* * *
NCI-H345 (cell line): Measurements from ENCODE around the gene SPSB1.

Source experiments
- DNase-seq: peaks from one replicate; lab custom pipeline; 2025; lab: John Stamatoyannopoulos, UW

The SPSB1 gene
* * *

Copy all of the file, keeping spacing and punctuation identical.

NCI-H345 (cell line): Measurements from ENCODE around the gene SPSB1.

Source experiments
- DNase-seq: peaks from one replicate; lab custom pipeline; 2025; lab: John Stamatoyannopoulos, UW

The SPSB1 gene